The Reclaim Party founder counter-sued the pair and broadcaster Nicola Thorp over tweets accusing him of racism.

In a judgment in January, Mrs Justice Collins Rice ruled in favour of Mr Blake and Mr Seymour, dismissing Mr Fox’s counter-claims.

In a ruling on Thursday, the judge said Mr Fox should pay Mr Blake and Mr Seymour £90,000 each in damages.

She said: “By calling Mr Blake and Mr Seymour paedophiles, Mr Fox subjected them to a wholly undeserved public ordeal. It was a gross, groundless and indefensible libel, with distressing and harmful real-world consequences for them.”

At a hearing in March, Lorna Skinner KC, for Mr Blake and Mr Seymour, had said the pair should receive “at least six-figure sums” from Mr Fox, calling a suggestion the pair should only receive a “modest” award “nonsense”.

However, Patrick Green KC, for Mr Fox, said the starting point of damages should be between £10,000 and £20,000, with the total being “substantially lowered” due to an apology from Mr Fox and the absence of malice.

Massive reporting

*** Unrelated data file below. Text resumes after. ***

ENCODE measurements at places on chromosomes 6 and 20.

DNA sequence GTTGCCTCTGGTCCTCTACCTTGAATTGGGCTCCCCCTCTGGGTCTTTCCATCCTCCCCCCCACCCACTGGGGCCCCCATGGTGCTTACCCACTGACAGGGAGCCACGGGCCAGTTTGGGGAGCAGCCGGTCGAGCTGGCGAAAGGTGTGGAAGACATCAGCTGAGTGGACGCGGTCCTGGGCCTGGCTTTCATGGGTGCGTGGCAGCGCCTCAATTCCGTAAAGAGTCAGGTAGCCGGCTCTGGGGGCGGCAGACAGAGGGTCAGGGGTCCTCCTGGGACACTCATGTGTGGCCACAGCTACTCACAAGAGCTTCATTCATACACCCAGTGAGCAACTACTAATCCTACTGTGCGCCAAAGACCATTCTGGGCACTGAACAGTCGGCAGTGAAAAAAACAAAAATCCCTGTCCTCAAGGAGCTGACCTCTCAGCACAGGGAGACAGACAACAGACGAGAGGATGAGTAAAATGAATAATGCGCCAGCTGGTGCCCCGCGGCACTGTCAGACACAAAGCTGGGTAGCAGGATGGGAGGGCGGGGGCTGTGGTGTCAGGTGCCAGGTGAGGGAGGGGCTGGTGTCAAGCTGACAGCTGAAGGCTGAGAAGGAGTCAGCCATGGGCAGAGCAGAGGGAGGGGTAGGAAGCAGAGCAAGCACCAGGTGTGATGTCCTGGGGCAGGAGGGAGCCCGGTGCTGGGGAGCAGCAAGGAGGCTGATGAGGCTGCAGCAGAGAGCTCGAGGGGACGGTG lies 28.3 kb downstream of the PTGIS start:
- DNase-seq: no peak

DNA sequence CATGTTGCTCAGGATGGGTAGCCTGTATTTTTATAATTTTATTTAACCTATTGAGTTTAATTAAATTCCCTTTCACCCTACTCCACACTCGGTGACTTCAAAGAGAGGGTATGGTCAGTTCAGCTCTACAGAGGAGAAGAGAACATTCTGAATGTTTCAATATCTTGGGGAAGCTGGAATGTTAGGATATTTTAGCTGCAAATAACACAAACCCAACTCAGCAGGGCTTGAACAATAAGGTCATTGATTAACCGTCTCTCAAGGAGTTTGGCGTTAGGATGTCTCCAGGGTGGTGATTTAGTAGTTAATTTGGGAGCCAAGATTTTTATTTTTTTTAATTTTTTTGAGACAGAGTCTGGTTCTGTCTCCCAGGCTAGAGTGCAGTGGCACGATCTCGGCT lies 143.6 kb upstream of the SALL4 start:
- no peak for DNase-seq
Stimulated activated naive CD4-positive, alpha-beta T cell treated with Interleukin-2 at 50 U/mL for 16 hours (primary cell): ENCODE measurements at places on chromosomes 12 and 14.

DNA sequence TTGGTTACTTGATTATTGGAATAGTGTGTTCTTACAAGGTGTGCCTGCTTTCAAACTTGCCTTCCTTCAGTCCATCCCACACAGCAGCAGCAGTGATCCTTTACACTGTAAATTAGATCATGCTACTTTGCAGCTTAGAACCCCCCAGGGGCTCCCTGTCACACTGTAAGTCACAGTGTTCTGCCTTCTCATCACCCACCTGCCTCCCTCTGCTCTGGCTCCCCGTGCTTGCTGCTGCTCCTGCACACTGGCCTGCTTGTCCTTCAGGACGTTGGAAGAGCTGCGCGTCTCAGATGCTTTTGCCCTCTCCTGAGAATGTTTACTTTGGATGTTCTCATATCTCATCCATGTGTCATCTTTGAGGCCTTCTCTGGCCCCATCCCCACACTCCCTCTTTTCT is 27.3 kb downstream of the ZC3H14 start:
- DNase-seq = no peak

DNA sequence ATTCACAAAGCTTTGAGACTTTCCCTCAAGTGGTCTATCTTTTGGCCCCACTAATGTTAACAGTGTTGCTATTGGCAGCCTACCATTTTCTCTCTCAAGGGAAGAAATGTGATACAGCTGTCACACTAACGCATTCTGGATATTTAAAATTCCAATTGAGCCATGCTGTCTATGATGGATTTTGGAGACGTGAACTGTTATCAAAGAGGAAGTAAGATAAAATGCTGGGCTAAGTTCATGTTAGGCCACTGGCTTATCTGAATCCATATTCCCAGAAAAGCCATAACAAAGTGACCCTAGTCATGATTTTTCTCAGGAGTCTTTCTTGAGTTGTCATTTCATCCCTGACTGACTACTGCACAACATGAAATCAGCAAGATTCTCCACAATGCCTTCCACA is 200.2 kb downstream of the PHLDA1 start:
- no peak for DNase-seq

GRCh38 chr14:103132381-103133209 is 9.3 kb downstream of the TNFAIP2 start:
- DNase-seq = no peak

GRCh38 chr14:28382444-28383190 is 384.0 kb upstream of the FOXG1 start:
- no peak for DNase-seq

During the hearing in March, Mr Green also said there was no need for the Lewis actor to publicise the ruling decision on his social media.

He said in written submissions: “This has been the most high-profile libel action of the year and both the trial and the judgment were massively reported in the media…. There can be few, if any, original publishers in the present case who will be unaware of its outcome.”

The barrister added: “The outcome of this long-running case literally could not be better known than it is already.

“For whatever passing doubts or vague suspicions that may have at some time subsisted in the minds of readers, only a modest financial award in compensation should be due.”

Mr Green added: “The remarks were quickly retracted and apologised for, and at the very least it was clear to the public at large at an early stage that the allegation was baseless.”